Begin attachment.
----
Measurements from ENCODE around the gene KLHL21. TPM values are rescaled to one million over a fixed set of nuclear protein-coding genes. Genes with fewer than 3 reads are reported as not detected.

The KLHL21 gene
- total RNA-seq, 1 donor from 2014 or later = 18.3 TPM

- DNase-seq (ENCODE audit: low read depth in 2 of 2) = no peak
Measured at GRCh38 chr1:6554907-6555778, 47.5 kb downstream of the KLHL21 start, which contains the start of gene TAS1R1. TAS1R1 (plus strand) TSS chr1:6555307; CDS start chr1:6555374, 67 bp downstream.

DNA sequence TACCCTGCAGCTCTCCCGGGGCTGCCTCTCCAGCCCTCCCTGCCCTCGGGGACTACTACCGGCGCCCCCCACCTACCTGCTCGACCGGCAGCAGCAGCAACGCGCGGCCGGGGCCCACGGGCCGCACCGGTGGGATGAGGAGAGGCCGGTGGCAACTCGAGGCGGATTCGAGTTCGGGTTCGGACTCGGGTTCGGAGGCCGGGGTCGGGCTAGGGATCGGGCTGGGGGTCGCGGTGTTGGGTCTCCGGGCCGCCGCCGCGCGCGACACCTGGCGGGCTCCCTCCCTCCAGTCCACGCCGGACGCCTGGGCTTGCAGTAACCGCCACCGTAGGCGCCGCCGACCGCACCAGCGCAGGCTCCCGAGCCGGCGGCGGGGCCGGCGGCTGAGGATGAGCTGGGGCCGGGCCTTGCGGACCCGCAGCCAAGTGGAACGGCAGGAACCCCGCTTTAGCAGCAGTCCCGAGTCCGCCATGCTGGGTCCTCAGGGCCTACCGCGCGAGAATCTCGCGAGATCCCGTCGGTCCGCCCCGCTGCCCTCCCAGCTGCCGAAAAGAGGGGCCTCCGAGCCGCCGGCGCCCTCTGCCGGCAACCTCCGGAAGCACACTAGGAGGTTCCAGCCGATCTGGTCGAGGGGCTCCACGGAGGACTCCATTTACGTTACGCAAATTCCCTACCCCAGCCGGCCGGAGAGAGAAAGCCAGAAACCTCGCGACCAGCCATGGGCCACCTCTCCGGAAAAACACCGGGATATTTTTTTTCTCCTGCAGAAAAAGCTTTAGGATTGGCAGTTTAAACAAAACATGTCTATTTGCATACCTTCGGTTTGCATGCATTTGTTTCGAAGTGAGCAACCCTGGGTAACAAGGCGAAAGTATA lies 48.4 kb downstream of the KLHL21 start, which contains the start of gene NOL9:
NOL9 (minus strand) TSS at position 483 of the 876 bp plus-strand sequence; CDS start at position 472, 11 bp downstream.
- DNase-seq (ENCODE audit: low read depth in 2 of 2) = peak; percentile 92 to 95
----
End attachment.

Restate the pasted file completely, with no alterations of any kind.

Measurements from ENCODE around the gene KLHL21. TPM values are rescaled to one million over a fixed set of nuclear protein-coding genes. Genes with fewer than 3 reads are reported as not detected.

The KLHL21 gene
- total RNA-seq, 1 donor from 2014 or later = 18.3 TPM

- DNase-seq (ENCODE audit: low read depth in 2 of 2) = no peak
Measured at GRCh38 chr1:6554907-6555778, 47.5 kb downstream of the KLHL21 start, which contains the start of gene TAS1R1. TAS1R1 (plus strand) TSS chr1:6555307; CDS start chr1:6555374, 67 bp downstream.

DNA sequence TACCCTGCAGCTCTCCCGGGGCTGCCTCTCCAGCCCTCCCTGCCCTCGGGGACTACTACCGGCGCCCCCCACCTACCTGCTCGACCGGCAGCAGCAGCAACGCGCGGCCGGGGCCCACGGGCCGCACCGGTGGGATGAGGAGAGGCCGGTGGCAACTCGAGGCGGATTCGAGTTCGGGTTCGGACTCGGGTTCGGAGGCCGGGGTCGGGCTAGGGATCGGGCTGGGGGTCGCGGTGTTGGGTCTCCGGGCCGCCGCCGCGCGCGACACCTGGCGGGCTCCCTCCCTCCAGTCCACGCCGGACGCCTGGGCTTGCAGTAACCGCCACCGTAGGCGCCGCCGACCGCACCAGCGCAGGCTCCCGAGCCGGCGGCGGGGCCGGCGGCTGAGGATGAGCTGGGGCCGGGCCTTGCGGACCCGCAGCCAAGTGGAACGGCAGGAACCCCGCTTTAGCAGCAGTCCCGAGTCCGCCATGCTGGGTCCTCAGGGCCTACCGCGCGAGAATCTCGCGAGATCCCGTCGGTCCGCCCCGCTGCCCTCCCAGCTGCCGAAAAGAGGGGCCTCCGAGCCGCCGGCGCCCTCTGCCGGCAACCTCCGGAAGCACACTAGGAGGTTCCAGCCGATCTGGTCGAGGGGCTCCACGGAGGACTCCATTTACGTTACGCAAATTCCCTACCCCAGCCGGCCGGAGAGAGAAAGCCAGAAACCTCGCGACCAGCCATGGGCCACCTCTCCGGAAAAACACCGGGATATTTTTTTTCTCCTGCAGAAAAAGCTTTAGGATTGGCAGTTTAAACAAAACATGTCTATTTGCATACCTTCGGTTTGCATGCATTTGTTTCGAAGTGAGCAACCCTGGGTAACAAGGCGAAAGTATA lies 48.4 kb downstream of the KLHL21 start, which contains the start of gene NOL9:
NOL9 (minus strand) TSS at position 483 of the 876 bp plus-strand sequence; CDS start at position 472, 11 bp downstream.
- DNase-seq (ENCODE audit: low read depth in 2 of 2) = peak; percentile 92 to 95